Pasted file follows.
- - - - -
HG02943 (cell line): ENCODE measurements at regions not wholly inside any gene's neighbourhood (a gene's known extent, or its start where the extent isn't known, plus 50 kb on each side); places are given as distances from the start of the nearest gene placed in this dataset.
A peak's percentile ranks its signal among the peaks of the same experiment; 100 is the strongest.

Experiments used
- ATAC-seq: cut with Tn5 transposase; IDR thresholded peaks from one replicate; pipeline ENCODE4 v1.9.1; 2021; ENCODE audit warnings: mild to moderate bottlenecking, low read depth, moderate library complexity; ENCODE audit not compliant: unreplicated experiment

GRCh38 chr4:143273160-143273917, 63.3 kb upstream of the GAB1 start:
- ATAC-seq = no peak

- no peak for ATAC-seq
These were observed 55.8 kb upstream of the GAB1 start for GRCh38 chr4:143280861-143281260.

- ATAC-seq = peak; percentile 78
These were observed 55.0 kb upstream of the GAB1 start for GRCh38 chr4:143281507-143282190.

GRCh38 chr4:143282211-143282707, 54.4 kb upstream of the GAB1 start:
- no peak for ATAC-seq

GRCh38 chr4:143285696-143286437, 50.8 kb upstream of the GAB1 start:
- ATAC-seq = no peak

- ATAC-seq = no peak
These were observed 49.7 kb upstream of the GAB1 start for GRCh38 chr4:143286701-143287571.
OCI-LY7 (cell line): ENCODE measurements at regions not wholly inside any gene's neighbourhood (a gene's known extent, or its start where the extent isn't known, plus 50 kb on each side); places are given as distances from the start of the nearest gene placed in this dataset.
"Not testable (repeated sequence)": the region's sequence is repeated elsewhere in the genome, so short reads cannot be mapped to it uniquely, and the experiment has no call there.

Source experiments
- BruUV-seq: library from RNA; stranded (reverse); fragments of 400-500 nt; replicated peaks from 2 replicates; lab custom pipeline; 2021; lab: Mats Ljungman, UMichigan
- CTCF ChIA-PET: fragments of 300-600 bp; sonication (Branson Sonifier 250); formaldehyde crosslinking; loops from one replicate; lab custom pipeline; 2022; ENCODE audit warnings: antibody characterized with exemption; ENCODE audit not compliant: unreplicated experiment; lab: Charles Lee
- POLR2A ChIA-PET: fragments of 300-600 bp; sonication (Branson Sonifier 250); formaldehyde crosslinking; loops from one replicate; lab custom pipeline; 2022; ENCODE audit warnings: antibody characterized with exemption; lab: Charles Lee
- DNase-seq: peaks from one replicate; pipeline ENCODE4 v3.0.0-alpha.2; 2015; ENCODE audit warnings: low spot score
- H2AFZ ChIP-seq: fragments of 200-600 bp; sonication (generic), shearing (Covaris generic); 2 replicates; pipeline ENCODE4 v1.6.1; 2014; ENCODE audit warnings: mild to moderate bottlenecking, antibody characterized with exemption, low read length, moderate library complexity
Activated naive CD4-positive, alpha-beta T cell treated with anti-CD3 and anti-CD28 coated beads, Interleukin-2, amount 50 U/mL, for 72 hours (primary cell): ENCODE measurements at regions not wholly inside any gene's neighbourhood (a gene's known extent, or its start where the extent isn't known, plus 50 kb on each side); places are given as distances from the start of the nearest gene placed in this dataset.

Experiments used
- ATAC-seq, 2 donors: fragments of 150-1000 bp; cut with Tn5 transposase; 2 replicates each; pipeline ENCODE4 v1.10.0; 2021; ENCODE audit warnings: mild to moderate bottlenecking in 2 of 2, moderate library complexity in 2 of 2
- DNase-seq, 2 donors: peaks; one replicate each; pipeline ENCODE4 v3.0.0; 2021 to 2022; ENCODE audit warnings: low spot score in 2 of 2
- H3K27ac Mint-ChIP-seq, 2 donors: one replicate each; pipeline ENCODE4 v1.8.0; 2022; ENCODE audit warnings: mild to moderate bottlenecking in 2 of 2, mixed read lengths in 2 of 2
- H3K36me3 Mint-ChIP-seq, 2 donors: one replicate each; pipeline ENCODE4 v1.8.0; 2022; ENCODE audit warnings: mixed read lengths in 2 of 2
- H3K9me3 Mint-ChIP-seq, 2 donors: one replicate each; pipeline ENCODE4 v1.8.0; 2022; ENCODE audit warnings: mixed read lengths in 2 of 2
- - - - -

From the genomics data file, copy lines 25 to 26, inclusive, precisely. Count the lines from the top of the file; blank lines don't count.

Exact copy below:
Activated naive CD4-positive, alpha-beta T cell treated with anti-CD3 and anti-CD28 coated beads, Interleukin-2, amount 50 U/mL, for 72 hours (primary cell): ENCODE measurements at regions not wholly inside any gene's neighbourhood (a gene's known extent, or its start where the extent isn't known, plus 50 kb on each side); places are given as distances from the start of the nearest gene placed in this dataset.

Experiments used